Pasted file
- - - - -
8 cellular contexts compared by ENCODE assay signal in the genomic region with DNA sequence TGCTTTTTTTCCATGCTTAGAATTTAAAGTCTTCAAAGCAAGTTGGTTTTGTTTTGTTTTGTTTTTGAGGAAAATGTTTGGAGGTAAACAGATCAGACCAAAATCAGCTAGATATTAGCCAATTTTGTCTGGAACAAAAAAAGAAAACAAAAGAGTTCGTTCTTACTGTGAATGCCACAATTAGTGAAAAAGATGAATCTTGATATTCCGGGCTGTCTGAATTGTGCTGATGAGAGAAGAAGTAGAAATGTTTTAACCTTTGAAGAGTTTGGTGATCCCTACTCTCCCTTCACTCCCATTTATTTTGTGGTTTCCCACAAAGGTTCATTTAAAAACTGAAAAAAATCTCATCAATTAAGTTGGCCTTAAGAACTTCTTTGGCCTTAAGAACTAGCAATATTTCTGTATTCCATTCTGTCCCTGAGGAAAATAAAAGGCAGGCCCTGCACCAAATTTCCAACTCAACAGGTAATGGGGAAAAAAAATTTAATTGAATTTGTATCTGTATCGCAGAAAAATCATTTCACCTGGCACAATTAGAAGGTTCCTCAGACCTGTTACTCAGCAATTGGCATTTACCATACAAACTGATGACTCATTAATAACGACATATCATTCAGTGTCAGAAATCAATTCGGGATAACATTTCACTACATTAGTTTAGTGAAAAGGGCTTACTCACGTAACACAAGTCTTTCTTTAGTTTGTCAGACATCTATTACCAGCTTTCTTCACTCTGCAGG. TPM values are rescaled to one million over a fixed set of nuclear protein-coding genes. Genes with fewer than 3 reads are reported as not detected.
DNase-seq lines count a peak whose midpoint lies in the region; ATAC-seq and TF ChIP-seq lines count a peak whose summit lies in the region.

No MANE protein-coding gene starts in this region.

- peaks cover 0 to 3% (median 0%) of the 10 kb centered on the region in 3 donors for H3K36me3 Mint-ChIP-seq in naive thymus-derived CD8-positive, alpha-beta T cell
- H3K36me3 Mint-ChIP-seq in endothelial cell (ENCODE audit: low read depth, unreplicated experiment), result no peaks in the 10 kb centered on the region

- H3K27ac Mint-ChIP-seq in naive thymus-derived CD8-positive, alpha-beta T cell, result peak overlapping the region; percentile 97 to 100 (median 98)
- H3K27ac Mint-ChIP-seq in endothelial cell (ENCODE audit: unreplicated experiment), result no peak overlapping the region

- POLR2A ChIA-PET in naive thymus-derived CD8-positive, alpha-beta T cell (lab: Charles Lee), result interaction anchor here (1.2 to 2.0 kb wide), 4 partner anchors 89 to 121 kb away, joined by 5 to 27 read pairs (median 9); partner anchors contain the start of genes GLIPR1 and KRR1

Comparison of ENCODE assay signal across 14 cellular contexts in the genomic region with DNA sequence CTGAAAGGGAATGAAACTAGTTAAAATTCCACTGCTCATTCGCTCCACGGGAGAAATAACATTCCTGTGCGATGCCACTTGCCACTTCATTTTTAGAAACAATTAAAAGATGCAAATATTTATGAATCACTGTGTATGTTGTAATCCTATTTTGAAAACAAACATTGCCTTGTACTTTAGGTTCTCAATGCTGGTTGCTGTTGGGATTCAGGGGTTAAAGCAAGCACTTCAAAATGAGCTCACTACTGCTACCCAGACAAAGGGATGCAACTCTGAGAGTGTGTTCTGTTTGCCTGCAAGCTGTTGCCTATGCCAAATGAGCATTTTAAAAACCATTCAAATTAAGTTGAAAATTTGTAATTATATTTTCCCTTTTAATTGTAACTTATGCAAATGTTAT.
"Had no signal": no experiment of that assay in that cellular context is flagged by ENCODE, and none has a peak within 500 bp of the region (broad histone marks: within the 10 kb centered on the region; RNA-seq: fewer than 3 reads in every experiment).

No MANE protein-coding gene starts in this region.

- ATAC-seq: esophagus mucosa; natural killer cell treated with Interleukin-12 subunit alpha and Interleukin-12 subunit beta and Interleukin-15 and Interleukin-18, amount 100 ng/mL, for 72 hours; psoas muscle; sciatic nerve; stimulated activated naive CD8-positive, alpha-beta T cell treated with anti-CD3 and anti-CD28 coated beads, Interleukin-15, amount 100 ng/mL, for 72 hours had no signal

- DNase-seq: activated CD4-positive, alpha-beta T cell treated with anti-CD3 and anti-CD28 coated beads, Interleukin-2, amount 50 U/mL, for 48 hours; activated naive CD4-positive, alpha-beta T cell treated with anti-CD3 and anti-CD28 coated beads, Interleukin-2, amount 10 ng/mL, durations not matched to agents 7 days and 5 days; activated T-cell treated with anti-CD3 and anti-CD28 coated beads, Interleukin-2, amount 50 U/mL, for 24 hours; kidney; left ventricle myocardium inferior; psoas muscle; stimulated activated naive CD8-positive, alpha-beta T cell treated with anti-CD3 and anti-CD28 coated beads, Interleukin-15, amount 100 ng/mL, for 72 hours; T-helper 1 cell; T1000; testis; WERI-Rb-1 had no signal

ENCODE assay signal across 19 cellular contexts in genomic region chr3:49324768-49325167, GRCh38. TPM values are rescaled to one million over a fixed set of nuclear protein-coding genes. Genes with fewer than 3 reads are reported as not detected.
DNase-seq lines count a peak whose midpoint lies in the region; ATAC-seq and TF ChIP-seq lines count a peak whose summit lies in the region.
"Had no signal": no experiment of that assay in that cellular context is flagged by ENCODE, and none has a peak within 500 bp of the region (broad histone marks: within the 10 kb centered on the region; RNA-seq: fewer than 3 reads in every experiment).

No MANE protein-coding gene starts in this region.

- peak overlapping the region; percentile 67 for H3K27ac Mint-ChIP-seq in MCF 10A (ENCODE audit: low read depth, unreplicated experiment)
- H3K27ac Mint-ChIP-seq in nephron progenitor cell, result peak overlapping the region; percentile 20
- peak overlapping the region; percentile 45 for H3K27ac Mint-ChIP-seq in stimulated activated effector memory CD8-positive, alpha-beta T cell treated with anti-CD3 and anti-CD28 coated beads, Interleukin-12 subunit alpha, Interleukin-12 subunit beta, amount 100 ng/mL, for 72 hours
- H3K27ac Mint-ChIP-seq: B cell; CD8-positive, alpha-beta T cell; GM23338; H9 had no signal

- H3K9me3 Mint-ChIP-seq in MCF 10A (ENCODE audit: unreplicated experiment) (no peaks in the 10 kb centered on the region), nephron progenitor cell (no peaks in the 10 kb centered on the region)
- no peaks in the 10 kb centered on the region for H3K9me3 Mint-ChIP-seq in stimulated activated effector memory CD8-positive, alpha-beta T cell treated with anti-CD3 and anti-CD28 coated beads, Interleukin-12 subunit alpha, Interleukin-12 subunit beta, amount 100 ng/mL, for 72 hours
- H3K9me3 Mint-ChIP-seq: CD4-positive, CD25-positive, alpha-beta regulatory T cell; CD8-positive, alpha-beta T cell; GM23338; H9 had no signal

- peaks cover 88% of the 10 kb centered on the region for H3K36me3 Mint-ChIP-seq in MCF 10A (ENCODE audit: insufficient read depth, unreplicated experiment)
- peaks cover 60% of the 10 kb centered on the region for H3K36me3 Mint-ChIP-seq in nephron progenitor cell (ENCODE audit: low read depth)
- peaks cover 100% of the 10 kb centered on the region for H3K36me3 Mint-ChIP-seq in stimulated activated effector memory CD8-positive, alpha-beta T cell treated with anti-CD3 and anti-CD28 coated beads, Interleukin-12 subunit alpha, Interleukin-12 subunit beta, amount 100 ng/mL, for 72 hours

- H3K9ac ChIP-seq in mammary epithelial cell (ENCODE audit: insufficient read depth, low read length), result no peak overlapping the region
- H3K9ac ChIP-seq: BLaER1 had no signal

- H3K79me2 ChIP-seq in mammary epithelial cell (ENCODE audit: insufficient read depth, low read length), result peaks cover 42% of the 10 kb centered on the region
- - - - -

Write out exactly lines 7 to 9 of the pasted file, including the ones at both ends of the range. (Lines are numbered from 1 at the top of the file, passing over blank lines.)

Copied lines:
- H3K27ac Mint-ChIP-seq in endothelial cell (ENCODE audit: unreplicated experiment), result no peak overlapping the region

- POLR2A ChIA-PET in naive thymus-derived CD8-positive, alpha-beta T cell (lab: Charles Lee), result interaction anchor here (1.2 to 2.0 kb wide), 4 partner anchors 89 to 121 kb away, joined by 5 to 27 read pairs (median 9); partner anchors contain the start of genes GLIPR1 and KRR1

Comparison of ENCODE assay signal across 14 cellular contexts in the genomic region with DNA sequence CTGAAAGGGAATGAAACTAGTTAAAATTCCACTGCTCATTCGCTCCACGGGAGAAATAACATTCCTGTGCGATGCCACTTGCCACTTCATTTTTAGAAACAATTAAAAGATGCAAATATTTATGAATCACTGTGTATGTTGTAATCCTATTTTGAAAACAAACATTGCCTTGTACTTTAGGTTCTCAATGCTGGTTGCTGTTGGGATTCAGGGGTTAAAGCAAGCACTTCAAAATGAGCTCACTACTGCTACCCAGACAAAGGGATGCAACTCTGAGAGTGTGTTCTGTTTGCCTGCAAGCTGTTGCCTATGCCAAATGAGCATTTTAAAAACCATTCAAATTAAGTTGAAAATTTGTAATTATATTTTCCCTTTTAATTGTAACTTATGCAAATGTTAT.